It was both shocking and thrilling to open my new coloring book Color My Garden, no, Colorea Mi Jardîn, and see the Spanish words! I’ve long wanted to have my gardening books for kids translated into Spanish, and now, I’ve finally begun. What better way than to start with a coloring book? It’s a 32-page picture book where the kid readers provide the color. It’s all about birds, bees, butterflies, and bugs, with two or three sentences under each picture explaining how to make one’s garden more attractive to these creatures. Through simple line drawings, both English or Spanish-speakers will easily understand the how-to of the Spanish words. Complete with picture puzzles, glossary and word games, kids from 5-10 years will enjoy the experience of creating their own habitat gardens via the coloring book.
Here’s a secret: back in the early 90’s I took four Spanish classes at a junior college. I could translate pretty well, write it, and pronounce it. Speak it?? Nope, brain and mouth freeze. Living in California is a multi-cultural, multi-lingual experience, with English and Spanish dominating. I push myself to use Spanish on occasion to Spanish speakers. Present tense verbs are all I recall, so I add hand signals. We laugh. Many Spanish speakers I know are also English-learners; we help each other.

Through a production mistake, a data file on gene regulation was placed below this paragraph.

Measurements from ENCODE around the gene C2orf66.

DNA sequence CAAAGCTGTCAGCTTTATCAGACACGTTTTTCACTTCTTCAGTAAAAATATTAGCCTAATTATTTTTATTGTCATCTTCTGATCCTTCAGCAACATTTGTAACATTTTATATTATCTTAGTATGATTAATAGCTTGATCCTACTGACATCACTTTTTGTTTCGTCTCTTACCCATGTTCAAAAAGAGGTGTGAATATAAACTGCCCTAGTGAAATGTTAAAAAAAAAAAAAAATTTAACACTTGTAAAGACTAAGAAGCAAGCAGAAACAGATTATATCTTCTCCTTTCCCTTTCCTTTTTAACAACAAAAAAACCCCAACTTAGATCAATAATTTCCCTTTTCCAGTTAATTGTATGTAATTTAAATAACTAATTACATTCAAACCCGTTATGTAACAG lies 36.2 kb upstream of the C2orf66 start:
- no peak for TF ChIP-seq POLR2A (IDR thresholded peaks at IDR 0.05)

In essence, Colorea Mi Jardîn is also for me. I must pay more attention to what I’m reading and saying. I think: What if I’m visiting a school for a reading and a child asks me a question en español and I stumble, fumble and cannot answer it? What if I can barely read the words in the Spanish-language version? I’m hoping the children will encourage me. Heavens knows we all need encouragement when trying to learn a language other than our native tongue.
Perhaps the best way to learn either language is to have both versions side by side although it’s impossible to have a word for word translation. For instance, the four B’s that I often mention–birds, bees, butterflies, and bugs does not translate well to Spanish. There are no four B’s. Instead, there are påjaros, abejos, mariposas, and bichos! Same meaning but the alliteration is lost. Nor does the crossword puzzle work in Spanish; instead there is a word matching game.
Now, of course, I’m wondering if I ought to have my next children’s gardening book, Howie’s Hungabird Dilemma, translated in to Spanish, too. Guess that’s my dilemma–but I’m leaning toward sî. www.sandybakerwriter.com.